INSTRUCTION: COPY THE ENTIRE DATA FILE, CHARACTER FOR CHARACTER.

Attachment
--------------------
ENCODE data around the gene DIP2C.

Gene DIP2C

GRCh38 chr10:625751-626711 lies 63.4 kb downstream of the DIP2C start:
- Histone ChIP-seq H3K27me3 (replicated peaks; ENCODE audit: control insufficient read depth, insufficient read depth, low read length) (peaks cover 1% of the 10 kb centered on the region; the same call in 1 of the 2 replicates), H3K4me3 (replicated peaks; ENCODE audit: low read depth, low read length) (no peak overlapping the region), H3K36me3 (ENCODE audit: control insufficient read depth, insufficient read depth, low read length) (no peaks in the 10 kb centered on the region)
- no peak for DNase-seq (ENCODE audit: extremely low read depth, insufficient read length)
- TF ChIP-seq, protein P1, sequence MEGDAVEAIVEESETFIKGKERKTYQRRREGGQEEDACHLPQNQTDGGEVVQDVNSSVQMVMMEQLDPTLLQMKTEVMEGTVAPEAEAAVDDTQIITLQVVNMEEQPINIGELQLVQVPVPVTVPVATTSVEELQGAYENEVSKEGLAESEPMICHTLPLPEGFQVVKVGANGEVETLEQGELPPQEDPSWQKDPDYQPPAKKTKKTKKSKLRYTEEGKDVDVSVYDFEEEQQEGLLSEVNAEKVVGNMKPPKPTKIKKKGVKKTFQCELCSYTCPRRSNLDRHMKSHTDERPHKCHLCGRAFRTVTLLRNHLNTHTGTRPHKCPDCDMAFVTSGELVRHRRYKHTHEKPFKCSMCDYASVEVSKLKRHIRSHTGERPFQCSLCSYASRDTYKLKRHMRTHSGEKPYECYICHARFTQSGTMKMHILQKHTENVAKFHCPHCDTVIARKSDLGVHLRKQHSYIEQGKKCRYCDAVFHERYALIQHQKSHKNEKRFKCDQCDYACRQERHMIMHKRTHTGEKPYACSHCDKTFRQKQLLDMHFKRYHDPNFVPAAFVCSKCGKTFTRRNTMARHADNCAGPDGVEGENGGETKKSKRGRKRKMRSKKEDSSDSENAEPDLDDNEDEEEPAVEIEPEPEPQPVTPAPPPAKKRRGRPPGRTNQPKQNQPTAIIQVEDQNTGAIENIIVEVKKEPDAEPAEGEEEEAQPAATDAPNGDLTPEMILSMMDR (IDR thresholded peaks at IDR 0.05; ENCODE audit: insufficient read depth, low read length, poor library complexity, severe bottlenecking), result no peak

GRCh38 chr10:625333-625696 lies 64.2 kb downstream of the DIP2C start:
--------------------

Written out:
ENCODE data around the gene DIP2C.

Gene DIP2C

GRCh38 chr10:625751-626711 lies 63.4 kb downstream of the DIP2C start:
- Histone ChIP-seq H3K27me3 (replicated peaks; ENCODE audit: control insufficient read depth, insufficient read depth, low read length) (peaks cover 1% of the 10 kb centered on the region; the same call in 1 of the 2 replicates), H3K4me3 (replicated peaks; ENCODE audit: low read depth, low read length) (no peak overlapping the region), H3K36me3 (ENCODE audit: control insufficient read depth, insufficient read depth, low read length) (no peaks in the 10 kb centered on the region)
- no peak for DNase-seq (ENCODE audit: extremely low read depth, insufficient read length)
- TF ChIP-seq, protein P1, sequence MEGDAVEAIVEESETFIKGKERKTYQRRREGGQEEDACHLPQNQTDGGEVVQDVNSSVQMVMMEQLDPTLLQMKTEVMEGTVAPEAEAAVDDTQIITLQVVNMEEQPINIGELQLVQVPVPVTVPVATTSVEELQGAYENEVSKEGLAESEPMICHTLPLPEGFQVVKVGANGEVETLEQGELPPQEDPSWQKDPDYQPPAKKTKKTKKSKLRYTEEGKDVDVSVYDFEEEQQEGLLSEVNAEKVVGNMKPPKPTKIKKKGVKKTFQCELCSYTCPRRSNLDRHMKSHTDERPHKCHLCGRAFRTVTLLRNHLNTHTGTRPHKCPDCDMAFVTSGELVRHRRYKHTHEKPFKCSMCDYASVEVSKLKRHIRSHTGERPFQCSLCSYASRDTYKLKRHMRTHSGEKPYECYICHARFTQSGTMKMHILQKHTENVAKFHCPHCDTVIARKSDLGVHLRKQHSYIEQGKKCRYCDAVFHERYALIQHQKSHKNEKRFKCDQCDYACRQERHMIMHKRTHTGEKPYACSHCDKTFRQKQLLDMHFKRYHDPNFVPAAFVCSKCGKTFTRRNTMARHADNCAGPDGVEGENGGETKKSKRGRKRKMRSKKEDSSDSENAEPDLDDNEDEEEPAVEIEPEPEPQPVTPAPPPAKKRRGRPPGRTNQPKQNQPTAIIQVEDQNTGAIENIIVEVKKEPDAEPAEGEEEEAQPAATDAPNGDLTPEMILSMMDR (IDR thresholded peaks at IDR 0.05; ENCODE audit: insufficient read depth, low read length, poor library complexity, severe bottlenecking), result no peak

GRCh38 chr10:625333-625696 lies 64.2 kb downstream of the DIP2C start: